Bunny Chow, is a uniquely South African dish. It is comprised of hollowed out loaf bread, filled with a delicious ‚Durban style curry‘, paired with a carrot salad and washed down with a cola. The origins of this dish are vague, according to some sources it was created by the Bania caste of Indian immigrants in Durban, hence the name bunny chow. This clears up any association with baby rabbits. Chow is South African slang for food. Like pizza, it may have evolved as a simple yet effective means to carry food without a container. It can be enjoyed without a plate, anywhere or anytime of day making it a well loved street food. The dish is thought to have been a vegetarian one, filled with beans, but has evolved to include mutton and beef to attract a broader and growing fan base. Amma was fond of making bunny chow with fresh brown bread filled with Sundays best mutton curry or sugar beans curry. We grew up with tales of her youth in Durban and the notion that the best bunny chow came from Durban’s Victory Lounge, (then in the Grey Street area). It would be unfair not mention Durban’s Orientals restaurant at The Workshop, (from my youth),which in my opinion made the best beans curry in the world, second only to Amma‘s kidney beans curry.
Easy Way to Make Bunny Chow
The easiest way to make a bunny chow is to buy a loaf of fresh sandwich bread (unsliced). Cut out a hollow and overfill it with a fiery Durban Curry. Cut at least 2 cm from the crust to prevent the curry from seeping through. To make bunny chow you need:
1. Fresh loaf bread (sandwich loaf)
2. A good Durban style curry
3. Carrot salad
Some food bloggers have adapted the recipe, using artisan bread, even created round bread pots. If you are an expat, like me, craving authentic Durban bunny chow, the easiest would be to make your own loaf bread and curry from scratch to compose your homemade bunny chow.
How to Make Bunny Chow Bread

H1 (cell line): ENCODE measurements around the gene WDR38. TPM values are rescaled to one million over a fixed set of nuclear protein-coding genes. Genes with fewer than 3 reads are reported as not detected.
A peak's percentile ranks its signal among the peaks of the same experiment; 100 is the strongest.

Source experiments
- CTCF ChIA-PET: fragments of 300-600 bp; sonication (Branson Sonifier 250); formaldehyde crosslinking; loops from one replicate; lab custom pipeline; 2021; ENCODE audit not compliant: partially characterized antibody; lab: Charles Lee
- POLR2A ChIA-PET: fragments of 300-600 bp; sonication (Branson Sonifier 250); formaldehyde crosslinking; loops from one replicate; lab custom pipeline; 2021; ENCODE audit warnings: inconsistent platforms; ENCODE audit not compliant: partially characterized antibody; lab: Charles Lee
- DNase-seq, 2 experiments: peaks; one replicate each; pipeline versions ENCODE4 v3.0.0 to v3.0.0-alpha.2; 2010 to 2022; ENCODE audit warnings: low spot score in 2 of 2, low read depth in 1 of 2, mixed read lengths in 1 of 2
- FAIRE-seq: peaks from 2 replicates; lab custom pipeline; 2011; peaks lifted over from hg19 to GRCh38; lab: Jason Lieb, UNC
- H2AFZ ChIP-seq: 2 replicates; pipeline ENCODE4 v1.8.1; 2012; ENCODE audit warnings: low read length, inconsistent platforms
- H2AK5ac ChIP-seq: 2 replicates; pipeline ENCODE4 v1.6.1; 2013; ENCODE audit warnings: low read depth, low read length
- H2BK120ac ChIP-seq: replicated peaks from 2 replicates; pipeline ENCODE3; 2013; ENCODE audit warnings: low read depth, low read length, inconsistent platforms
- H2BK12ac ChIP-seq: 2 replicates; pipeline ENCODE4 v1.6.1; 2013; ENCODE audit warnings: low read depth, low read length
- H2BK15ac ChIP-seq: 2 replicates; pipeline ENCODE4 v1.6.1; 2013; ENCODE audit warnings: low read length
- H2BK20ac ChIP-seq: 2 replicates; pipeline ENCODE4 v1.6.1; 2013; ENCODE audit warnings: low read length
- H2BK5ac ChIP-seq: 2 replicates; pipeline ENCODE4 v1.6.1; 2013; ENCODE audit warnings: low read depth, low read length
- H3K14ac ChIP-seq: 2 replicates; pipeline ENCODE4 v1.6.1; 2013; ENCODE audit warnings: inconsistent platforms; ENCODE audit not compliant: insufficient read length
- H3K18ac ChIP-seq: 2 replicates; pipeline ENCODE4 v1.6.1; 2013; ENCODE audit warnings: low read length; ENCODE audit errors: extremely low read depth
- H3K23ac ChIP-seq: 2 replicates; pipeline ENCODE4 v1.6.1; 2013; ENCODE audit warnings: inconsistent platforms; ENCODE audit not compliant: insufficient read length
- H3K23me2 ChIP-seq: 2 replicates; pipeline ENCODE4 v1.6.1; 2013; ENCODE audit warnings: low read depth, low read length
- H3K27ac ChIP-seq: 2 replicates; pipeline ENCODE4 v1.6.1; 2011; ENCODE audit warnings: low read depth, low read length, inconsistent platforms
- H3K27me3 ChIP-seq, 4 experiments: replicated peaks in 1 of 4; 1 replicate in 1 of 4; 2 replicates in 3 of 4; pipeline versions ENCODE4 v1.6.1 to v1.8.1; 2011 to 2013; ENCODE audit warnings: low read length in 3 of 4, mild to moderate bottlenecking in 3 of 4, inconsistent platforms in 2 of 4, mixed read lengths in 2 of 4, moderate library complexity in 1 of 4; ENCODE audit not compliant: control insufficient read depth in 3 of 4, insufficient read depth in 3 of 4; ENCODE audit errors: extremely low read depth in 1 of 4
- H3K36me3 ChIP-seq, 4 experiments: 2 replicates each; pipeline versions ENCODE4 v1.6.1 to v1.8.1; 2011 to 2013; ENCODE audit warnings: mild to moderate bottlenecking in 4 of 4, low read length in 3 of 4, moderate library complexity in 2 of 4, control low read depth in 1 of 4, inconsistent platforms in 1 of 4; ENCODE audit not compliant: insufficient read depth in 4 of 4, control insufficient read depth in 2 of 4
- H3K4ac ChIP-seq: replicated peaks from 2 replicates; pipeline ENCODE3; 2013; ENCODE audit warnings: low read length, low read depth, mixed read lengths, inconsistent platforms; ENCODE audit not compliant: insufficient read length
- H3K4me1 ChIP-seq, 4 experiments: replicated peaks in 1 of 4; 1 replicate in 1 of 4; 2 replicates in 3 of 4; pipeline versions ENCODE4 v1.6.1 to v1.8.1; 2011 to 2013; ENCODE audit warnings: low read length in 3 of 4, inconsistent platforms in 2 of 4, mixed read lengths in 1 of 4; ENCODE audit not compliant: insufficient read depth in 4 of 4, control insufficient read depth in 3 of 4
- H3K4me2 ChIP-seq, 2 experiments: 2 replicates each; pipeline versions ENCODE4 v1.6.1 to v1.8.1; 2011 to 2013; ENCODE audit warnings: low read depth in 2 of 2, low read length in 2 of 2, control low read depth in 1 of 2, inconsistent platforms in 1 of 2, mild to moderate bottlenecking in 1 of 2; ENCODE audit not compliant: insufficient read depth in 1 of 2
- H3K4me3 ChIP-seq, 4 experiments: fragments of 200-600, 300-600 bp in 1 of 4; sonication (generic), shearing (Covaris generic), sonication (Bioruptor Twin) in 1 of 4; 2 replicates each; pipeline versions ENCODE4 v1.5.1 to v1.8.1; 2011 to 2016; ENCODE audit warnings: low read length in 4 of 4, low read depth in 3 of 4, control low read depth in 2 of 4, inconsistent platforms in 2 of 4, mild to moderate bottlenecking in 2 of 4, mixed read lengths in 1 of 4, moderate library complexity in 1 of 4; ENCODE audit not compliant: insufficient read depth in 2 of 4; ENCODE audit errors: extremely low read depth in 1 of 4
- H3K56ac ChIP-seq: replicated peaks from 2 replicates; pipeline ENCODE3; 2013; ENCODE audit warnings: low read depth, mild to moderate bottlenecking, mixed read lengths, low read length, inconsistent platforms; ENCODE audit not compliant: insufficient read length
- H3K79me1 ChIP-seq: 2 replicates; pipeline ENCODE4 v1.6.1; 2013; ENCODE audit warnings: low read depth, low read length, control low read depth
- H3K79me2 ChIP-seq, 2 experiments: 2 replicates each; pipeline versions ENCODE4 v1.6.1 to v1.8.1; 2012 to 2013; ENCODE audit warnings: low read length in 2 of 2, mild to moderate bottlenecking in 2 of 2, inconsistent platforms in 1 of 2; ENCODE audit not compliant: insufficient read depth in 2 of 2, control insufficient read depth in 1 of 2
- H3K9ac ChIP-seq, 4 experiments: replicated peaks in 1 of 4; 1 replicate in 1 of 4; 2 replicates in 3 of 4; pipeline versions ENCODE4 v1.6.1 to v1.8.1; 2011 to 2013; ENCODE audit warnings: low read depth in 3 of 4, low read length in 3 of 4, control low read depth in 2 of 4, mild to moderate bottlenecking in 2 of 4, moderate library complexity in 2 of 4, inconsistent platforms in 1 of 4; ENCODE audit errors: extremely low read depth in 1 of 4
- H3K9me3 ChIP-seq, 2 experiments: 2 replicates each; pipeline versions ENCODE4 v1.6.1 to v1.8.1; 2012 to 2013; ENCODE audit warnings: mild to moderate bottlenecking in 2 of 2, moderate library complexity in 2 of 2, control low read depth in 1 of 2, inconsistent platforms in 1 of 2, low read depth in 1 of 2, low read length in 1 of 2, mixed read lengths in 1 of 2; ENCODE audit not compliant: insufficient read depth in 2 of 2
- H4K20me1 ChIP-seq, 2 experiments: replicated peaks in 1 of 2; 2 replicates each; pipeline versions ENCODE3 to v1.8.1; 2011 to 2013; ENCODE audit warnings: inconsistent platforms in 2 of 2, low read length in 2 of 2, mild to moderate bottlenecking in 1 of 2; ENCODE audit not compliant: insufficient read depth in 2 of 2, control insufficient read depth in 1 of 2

To make an authentic bunny chow at home, you need rectangular sandwich bread. I used the recipe for loaf bread from The Brown Eyed Baker and adapted it to suit my mini loaf pans.
This is one of the best loaf recipes I have tried. The result was crusty bread with a soft inside perfect for making a bunny chow.
Once baked slice the bread to make the desired size. I sliced the loaves in half to make two half bunny chows.
Bunny Chow is available in different sizes using the rectangular loaf bread. A whole one for a voracious appetite, family or bunny chow fan. Half a bunny for anyone who loves a good curry and a quarter for newbies. Bunny Chow from take aways were usually cut with the crust at the bottom. If you make the homemade version I recommend the same. The middle portion or crust less part after making two quarter bunnies from either end is not optimal. Curry simply seeps through. This middle portion can be used for making french toast, sandwiches or bread and butter pudding.
How to Make Bunny Chow Curry
Bunny Chow is all about the gravy, as much as it is about the meat. Gravy in Indian curry in South Africa is made by a combination of spices, onions and tomatoes.
To make the most luscious curry, I recommend slicing onions fine and grating tomatoes. Authentic Duran bunny often contains potatoes in the curry, but if you are counting carbs then I recommend a mutton curry without potatoes. Try one the curries in this Blog.
Durban Chicken Curry
Mutton Curry With Potatoes
Mutton Curry without Potatoes
How to Eat Bunny Chow
The main rule of bunny chow etiquette is to use your hands! Eat the piece cut out of the loaf first, dipping into the curry. Some refer to this as‚the virgin‘ Once this has been eaten, eat around the crust, dipping into the curry, and combining with carrot salad.
Bunny Chow In Durban
I came across this video about Bunny Chow on BBC Travel a few months ago and couldn’t resist the temptation of making a homemade version.
More Durban Street Food and Sweet Treats
Classic roti rolls are made with sugar bean curry, sometimes with added chips and cheese. For a new variation try my cumin lamb wraps.
These coconut covered pink treats are a cornerstone to most Durban childhoods in the 1980’s.
The best snowball recipe,tastes just like the real thing. Thanks for posting this lovely post.I love this blog.Reema K.